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Diversity drives Science Forward

Photo of Science Forward group
Students, postdocs, professors, research directors, deans, and CEOs gathered at Cold Spring Harbor Laboratory for the inaugural Science Forward symposium, which tackled diversity and representation in academia.

image of the Harbor Transcript Magazine logo Summer 2023 edition

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Storytelling is a human tradition spanning thousands of generations. Popular in many cultures, folk tales are used to share life lessons from journeys of triumph and failure. Following this tradition, Cold Spring Harbor Laboratory (CSHL) recently hosted Science Forward: Towards Inclusive Excellence in Academia. The goal of the March 20-21 symposium was to empower and inspire researchers from groups historically underrepresented in science.

Organized by the Associated Medical Schools of New York (AMSNY), the event included skills workshops, speaker presentations, and discussion panels. There were also many networking and community-building opportunities. Science Forward sought to shine a light on the low levels of diversity and representation in academic science and to identify possible paths to success in the profession.

CSHL Office of Diversity, Equity, & Inclusion Director Charla Lambert says, “Events like Science Forward are necessary because they demystify some of the unspoken expectations and hidden curriculum in academic science while building community and sparking new mentoring relationships.” She adds, “These symposia remind participants that they have unique contributions to make precisely because of their intersecting identities, life experiences, perspectives, and approaches to scientific questions.”

Photo of evening poster session
Researchers enjoying conversation at the symposium’s evening poster session.

A conference by the people for the people

“There remains much to be done to bring more people from underrepresented backgrounds into basic science research,” says Jonathan Teyan, president and CEO of AMSNY. “Science Forward is intended to build community, inspire, and impart tangible skills to postdoctoral fellows and early-career faculty to advance their careers in academia.”

The event tackled topics of importance to all academic scientists. These included chalk talks (faculty job interview presentations), career timelines, negotiations, and lab management. Notably, the symposium had several key structural differences from typical scientific conferences. The meeting was smaller, making it easier for people to meet and connect. It spanned a broad range of fields. And the topics covered were chosen by the attendees themselves.

Photo of skill-based session
Early-career scientists attending one of the symposium’s skill-based sessions.

“Asking the intended audience what they needed and wanted—and using that to build the program—was a really great approach,” says CSHL Director of Research Operations Sydney Gary. “It resulted in an event that combined research and career development, along with highlighting rising stars in the biomedical sciences and their stories.” Gary is a member of the AMSNY Bioscience Advisory Council and was on the symposium’s organizing subcommittee. She worked with CSHL Meetings & Courses Executive Director David Stewart and his staff to help facilitate the meeting.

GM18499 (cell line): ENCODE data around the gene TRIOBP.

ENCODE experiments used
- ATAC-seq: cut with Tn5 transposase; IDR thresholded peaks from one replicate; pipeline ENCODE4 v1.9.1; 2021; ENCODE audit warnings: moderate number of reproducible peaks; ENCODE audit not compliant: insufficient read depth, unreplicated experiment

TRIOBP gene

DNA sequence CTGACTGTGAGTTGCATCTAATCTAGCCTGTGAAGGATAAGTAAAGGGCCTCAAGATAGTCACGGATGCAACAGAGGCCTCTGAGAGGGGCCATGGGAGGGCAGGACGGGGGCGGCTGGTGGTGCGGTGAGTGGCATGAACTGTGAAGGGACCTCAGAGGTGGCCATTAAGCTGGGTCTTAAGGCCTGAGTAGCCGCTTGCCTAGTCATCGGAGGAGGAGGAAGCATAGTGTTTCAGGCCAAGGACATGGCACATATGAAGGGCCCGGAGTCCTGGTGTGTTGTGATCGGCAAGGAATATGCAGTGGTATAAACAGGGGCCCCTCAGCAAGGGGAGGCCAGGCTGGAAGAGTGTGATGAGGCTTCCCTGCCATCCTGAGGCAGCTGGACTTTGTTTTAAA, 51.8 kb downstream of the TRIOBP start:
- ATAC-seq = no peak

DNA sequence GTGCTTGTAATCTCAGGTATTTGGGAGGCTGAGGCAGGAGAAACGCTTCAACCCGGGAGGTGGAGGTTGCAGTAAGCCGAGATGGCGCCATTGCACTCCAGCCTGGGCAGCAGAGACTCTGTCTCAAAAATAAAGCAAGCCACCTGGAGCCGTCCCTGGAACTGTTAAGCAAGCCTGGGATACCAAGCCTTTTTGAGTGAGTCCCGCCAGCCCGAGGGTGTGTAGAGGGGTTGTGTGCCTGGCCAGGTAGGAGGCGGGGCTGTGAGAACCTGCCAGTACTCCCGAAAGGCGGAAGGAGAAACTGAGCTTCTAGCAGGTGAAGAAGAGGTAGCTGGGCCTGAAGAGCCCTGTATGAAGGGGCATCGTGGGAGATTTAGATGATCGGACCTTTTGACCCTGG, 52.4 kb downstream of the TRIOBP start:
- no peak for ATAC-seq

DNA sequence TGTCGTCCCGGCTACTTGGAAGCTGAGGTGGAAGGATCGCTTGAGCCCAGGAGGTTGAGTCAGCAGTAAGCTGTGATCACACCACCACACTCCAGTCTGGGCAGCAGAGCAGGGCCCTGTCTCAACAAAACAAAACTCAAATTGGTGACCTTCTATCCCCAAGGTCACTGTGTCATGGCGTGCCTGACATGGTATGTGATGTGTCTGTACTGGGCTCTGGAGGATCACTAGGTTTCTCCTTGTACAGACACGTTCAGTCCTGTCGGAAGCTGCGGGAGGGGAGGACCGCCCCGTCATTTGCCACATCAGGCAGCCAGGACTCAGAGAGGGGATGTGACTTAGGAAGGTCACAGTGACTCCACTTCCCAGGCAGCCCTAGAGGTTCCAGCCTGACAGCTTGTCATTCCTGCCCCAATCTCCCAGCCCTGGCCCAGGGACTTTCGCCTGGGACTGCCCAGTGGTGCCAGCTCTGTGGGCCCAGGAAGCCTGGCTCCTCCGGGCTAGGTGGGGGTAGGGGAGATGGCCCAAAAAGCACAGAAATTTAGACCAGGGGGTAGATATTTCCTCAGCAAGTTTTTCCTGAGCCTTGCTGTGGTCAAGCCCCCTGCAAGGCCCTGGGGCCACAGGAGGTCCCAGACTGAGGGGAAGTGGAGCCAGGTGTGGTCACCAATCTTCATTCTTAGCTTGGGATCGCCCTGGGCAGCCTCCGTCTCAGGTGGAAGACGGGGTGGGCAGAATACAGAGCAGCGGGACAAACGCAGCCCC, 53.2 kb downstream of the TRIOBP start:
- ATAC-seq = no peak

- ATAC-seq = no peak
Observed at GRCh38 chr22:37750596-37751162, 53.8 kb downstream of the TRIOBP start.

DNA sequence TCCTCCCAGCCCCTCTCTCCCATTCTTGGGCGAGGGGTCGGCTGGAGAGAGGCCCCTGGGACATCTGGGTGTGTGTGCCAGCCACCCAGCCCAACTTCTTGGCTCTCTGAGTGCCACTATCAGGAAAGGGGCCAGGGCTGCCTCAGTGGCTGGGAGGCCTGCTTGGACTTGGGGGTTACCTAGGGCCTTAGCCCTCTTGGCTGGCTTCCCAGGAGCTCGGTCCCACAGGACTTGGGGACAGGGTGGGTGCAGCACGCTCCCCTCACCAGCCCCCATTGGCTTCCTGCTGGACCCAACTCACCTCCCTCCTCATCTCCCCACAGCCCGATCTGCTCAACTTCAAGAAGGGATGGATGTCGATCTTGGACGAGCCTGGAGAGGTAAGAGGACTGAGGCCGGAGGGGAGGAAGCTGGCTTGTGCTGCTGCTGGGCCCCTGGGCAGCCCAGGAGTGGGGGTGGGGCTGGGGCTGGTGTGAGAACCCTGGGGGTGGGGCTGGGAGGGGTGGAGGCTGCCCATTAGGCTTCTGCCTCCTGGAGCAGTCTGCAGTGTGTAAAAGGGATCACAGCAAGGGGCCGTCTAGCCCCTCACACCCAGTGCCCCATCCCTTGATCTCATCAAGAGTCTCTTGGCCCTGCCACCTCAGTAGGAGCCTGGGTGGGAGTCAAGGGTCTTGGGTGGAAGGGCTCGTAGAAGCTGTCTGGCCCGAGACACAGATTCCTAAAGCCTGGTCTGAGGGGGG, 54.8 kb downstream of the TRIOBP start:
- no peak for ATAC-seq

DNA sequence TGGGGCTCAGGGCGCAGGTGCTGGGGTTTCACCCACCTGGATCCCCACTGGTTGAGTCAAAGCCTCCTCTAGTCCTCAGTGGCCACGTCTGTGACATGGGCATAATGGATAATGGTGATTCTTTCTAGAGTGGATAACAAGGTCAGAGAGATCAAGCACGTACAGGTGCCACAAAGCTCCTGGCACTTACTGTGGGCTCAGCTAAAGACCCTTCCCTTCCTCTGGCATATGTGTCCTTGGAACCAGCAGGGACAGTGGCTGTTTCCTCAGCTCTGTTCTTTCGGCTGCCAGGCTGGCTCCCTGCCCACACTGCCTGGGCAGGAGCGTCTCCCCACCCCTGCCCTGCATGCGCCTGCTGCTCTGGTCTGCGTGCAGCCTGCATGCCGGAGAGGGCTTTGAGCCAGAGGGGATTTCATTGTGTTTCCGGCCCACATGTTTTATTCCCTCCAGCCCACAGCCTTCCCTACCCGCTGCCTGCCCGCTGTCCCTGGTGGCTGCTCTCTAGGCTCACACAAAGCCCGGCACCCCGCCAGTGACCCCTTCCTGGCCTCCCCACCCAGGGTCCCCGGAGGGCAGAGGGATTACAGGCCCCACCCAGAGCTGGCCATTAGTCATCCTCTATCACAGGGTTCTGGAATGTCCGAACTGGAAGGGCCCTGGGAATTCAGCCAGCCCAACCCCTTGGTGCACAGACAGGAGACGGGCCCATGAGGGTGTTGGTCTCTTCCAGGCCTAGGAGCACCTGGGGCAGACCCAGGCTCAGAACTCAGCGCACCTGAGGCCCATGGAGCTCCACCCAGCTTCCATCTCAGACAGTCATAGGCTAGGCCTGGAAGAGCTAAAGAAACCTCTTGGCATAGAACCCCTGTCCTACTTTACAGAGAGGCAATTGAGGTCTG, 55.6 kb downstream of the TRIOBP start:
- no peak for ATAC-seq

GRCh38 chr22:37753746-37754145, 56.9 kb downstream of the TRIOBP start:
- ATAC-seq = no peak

Many participants agreed that the journey from student to professor was longer and harder than anticipated. There could be any number of reasons why. But one factor that kept popping up during the conference was “inside baseball.” In science, as in many areas, it seems like the only people who really know the game are those who have been playing it for their whole careers.

The unwritten rules of academic advancement

Unlike medical school, which offers a rigorous and well-outlined career trajectory, the Ph.D. route is foggy at best. For students from historically excluded groups, the path to a professorship is often especially unclear.

CSHL Assistant Professor Lucas Cheadle is a member of the Chickasaw Nation of Indigenous peoples. He grew up in a rural part of southern Oklahoma. Cheadle says it was a very culturally enriching environment but one with limited educational resources. Computers weren’t commonplace in the classroom. Nor were academic role models who shared his experiences. “These aspects of my background motivate me to participate in events like Science Foward,” Cheadle says. “There are a lot of challenges, but those challenges can be overcome in many cases.”

During a discussion panel at the conference, Cheadle reflected on the obstacles he needed to navigate to get where he is today. He says:

“There are a lot of doors in academia that you have to knock on and people you have to talk to. And if you don’t know their language and don’t know to knock in the first place, you might not make it to that next level.”